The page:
Microdata is part of the WHATWG (Web Hypertext Application Technology Working Group) HTML Standard, and its primary purpose is to provide a simple way to deliver structured data. To put that another way, it’s a simple tool for providing machine-readable tags to HTML elements — and when used properly, it can make the internet more accessible for some people with disabilities.
However, microdata has limitations. Below, we’ll discuss a few considerations to keep in mind when employing HTML microdata.
Why do websites use HTML microdata?
HTML is a universally recognized coding language with a wide vocabulary, and most website elements can be easily defined with semantic HTML alone. However, rich or dynamic content may include elements that have no standard HTML identifier.
For example, let’s say you operate an ecommerce website that includes product reviews. A user would be able to view the page and determine that the product reviews are written by other shoppers, but unless you have a clear signal within the HTML that says, “this is a product review,” web browsers and search engines can’t programmatically determine where the reviews begin and end. Microdata uses widely available vocabulary (such as Schema.org markup) to identify those complex elements.
The main goal of microdata is to deliver metadata to search engines like Google and Bing, but some web browsers can adjust the way that they display data by referencing your microdata code. For instance, many browsers now have a “Reader Mode" that removes styling and displays content as simple text. Microdata can be used to adjust the presentation of content in Reader Mode.
Many people with disabilities may prefer a simple, straightforward presentation of text, so we recommend reviewing content in Reader Mode on Safari, Firefox, Brave, or another browser that supports the feature.
Microdata isn’t related to WAI-ARIA
While structured data can provide more context for web browsers, it is not a substitute for WAI-ARIA (Web Accessibility Initiative — Accessible Rich Internet Applications).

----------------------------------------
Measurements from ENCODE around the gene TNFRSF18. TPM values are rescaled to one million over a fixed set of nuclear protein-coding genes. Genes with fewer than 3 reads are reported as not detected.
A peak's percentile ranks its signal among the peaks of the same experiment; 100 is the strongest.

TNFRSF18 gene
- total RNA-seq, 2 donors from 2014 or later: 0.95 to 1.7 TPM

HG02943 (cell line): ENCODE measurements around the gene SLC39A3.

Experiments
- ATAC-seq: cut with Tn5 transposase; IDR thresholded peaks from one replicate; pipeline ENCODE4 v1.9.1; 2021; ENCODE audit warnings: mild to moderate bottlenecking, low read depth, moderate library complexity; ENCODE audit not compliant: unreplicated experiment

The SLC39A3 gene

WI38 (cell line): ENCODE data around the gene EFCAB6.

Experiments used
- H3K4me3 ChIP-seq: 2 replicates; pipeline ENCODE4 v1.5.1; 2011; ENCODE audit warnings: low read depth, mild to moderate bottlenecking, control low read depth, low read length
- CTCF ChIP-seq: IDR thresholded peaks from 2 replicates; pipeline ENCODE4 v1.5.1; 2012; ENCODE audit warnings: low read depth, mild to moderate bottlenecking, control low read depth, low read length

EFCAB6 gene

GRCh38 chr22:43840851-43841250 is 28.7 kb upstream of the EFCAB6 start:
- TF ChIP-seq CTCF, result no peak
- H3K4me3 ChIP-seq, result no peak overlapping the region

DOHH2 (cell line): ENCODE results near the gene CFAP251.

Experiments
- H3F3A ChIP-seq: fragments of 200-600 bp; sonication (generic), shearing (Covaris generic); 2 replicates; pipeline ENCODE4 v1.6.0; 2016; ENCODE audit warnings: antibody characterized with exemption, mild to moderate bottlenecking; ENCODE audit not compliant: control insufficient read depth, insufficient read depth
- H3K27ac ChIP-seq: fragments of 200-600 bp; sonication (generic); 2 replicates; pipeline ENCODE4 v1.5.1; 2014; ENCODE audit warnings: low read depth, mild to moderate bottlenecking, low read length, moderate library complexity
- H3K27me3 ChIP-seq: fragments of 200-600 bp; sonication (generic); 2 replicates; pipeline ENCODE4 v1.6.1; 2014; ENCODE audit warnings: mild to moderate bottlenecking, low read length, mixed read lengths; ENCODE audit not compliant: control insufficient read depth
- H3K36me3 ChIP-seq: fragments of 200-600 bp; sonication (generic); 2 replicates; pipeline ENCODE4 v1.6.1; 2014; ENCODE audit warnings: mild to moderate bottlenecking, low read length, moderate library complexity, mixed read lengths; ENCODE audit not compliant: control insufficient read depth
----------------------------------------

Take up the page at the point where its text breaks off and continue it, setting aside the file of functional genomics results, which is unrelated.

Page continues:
WAI-ARIA is a specification designed to support accessible web applications. Like microdata, it provides semantic definitions for on-page elements that are not natively defined in HTML. However, ARIA is specifically intended for improving the experiences of people who use assistive technologies such as screen readers and eye tracking devices.
WAI-ARIA is more widely supported by assistive technologies than structured data — if you’re concerned with how your content will work with screen readers and other devices, you’ll want to review your ARIA markup first.
Some important concepts to keep in mind:
- If you’re using microdata, test your markup carefully. Google’s Structured Data Testing Tools can identify errors in your structure.
- When using microdata to change Reader Mode presentation, check your content visually. Does Reader Mode hide navigation tools or other essential elements? If so, you’ll need to make some changes.
- Some screen readers may present content differently if it contains microdata. However, WAI-ARIA usually takes precedence.
- WAI-ARIA should only be used when elements cannot be defined in native HTML. This is the first rule of ARIA usage, and it’s a big one — all internet technologies support standard HTML, but WAI-ARIA support is much less universal.
Microdata can improve your users' experiences, but it isn’t a perfect accessibility solution
The bottom line: Using microdata can help you improve your search engine positioning, and it’s a useful tool for adjusting the presentation of your content in certain situations (such as when users access your site with Reader Mode).
However, you should use native HTML5 to define web elements wherever possible. When you cannot define an element with HTML5, you might decide to use microdata — but you’ll also need to use WAI-ARIA to ensure that your content behaves as expected when accessed with a screen reader.
Implementing WAI-ARIA can be difficult, and improper ARIA usage can introduce new accessibility issues to your website. We strongly recommend working with an accessibility partner when creating web apps and other complex content.
To learn more, contact the Bureau of Internet Accessibility to speak with a subject matter expert.